EU unveils green finance strategy to mainstream sustainable investing
The European Commission has unveiled a sweeping new strategy to boost the role of sustainable finance in driving emissions reductions throughout the trading bloc.
The long-awaited Action Plan on sustainable finance, released today, sets out a roadmap for helping the EU drive the €180bn of additional investment that is estimated to be needed every year to hit the EU’s target of cutting greenhouse gas emissions by 40 per cent by 2030.
It includes many of the suggestions made by the High Level Expert Group (HLEG) appointed by the Commission last year to help shape the EU strategy.
Notably, these include a common classification system for defining sustainable investment, one of the HLEG’s key recomendations. This taxonomy will also be used to develop an EU labelling system for sustainable finance products such as green bonds, to make it easier for investors to identify investments in line with green or low-carbon criteria.
The strategy will also seek to boost green finance’s presence in retail banking, and align the EU’s guidelines on non-financial reporting with the guidelines set out by the FSB’s Task Force on Climate-Related Financial Disclosures (TCFD).
Perhaps most controversially, the EU today signalled it could be willing to relax capital requirements for banks engaging in sustainable investments “when it is justified from a risk perspective” – a measure the HLEG stopped just short of unequivocally recommending.
“Moving to a greener and more sustainable economy is good for job creation, good for people, and good for the planet,” the Commission’s first vice president Frans Timmermans said in a statement. “Today we are making sure that the financial system works towards this goal. Our proposals will allow investors and individual citizens to make a positive choice so that their money is used more responsibly and supports sustainability.”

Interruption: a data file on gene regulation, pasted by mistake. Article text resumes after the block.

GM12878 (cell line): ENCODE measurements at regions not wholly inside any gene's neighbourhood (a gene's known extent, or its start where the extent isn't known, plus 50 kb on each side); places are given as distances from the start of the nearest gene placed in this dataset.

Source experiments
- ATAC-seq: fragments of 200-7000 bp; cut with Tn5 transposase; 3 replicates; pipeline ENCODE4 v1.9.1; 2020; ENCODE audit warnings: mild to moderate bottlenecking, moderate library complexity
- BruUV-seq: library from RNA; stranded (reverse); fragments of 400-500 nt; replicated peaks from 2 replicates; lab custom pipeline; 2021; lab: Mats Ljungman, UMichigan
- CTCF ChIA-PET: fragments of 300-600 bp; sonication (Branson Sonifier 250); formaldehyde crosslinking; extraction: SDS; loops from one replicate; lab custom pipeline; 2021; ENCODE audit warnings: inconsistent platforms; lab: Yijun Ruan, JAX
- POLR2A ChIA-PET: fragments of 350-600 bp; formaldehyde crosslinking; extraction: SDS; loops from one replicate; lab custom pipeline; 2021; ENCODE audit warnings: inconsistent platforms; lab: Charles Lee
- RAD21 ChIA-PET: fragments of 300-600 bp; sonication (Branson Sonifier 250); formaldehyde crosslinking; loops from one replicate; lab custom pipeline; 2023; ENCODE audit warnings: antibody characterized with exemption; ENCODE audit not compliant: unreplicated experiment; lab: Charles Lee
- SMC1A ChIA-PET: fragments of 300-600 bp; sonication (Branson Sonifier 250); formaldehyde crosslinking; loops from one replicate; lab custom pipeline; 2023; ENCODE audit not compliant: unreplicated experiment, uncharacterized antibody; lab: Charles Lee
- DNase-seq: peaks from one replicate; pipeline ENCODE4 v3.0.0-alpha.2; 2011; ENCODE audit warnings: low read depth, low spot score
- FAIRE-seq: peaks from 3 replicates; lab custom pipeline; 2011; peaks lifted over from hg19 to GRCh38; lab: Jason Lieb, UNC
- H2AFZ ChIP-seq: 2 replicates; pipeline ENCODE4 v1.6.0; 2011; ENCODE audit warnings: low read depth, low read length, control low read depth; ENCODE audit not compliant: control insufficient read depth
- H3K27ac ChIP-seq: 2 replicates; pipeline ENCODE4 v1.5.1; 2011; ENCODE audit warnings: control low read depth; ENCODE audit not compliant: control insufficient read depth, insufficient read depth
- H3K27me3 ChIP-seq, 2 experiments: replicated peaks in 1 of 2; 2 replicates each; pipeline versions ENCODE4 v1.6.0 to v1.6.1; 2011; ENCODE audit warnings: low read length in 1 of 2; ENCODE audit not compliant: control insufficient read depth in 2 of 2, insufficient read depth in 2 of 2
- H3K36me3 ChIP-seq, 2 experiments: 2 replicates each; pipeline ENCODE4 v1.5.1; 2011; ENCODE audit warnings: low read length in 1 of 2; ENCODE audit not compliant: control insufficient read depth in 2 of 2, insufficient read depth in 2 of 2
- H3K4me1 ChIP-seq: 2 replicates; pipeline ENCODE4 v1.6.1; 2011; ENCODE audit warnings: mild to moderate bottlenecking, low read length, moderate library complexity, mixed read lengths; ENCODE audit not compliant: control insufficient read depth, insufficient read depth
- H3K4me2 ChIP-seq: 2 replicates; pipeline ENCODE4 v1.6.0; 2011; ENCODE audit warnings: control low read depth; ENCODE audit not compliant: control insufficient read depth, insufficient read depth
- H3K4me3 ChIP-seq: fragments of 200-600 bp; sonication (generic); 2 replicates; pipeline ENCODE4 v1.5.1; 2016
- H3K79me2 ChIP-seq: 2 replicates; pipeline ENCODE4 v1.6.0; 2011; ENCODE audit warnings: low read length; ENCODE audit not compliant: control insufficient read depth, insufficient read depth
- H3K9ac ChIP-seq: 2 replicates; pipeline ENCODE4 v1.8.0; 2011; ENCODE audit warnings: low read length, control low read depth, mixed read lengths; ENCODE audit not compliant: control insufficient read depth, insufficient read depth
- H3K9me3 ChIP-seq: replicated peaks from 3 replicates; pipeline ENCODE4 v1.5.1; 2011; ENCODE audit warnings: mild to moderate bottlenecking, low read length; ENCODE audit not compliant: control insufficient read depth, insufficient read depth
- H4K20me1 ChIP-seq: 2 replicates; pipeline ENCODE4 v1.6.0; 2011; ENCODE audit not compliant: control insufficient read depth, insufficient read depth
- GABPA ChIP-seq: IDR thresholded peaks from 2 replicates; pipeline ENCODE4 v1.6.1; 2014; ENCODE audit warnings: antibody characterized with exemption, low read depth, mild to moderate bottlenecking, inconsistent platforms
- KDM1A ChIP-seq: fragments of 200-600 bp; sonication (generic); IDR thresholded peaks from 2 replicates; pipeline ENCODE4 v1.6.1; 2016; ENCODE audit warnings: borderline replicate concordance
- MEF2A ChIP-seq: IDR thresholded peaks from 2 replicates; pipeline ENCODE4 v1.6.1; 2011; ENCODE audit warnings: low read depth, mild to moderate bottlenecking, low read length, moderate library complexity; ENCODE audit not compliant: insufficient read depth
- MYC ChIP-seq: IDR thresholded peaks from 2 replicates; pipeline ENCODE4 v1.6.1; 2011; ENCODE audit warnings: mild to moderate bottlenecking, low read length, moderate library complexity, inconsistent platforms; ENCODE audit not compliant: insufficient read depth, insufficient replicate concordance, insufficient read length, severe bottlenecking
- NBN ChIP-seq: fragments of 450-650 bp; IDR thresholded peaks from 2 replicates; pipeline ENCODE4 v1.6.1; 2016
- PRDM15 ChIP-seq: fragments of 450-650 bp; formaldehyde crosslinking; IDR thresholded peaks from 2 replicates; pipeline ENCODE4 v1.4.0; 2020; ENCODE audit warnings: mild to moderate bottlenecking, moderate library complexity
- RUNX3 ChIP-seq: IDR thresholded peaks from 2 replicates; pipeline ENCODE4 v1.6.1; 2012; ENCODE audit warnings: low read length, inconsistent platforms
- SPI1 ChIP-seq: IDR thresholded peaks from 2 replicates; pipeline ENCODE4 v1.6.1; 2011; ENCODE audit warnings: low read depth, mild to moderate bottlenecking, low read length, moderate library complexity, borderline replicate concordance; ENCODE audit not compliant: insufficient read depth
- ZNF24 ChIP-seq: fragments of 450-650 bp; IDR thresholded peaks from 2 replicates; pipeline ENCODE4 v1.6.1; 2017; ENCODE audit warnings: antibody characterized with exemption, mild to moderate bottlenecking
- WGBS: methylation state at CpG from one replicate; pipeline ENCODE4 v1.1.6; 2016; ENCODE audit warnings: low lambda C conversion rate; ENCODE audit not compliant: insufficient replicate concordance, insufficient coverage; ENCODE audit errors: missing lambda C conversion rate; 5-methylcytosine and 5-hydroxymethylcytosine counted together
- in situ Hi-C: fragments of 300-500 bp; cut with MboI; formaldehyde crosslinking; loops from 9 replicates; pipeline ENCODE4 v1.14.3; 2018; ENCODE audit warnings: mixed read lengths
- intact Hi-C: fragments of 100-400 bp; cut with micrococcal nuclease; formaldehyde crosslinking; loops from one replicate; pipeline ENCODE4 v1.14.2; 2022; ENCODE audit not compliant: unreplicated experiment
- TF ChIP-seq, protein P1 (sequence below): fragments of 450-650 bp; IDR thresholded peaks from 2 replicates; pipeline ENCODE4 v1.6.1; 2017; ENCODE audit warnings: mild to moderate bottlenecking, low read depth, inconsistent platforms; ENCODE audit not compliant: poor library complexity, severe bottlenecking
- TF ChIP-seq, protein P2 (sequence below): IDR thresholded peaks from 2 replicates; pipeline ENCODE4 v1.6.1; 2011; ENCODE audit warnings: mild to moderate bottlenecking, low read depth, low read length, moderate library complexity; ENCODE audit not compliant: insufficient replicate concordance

The action plan is seen as a crucial tool for shifting the EU economy onto a more sustainable footing.
Although green finance vehicles such as green bonds have been growing in recent years – in 2017 the green bonds market expanded 78 per cent – campaigners argue this is still not enough to drive the level of emission reductions needed under the Paris Agreement.
The contents of the draft strategy will be debated by the Commission at a high level conference later this month, but immediate reaction from campaigners was broadly positive.
Ingrid Holmes, director at non-profit E3G and a member of the HLEG, said the Commission had now “set the benchmark” for sustainable finance reforms around the world.
“This puts the EU on an accelerated path to deliver on the Paris Agreement on Climate Change and the UN Sustainable Development Goals,” she said. “The resolve and ambition of the Commission should be commended. This plan will help to reshape the financial system as a tool for good.”
However, some in the finance sector sounded a word of caution. Invest Europe, which represents private equity, venture capital, and infrastructure sectors and their investors, said any new requirements on investors and asset managers to integrate ESG and sustainability factors into their fiduciary duty must “reflect the industry’s diversity and take a pragmatic approach”.
Chief executive Michael Collins said this point is particularly important for private equity. “The target audience for the Commission’s new proposal is, rightly, broad but private equity investors and fund managers vary in size and have different investment models,” he warned. “For this reason, any legislation needs to leave sufficient flexibility on how to implement sustainable finance procedures in practice.”
Source: Business Green
Written by: Madeleine Cuff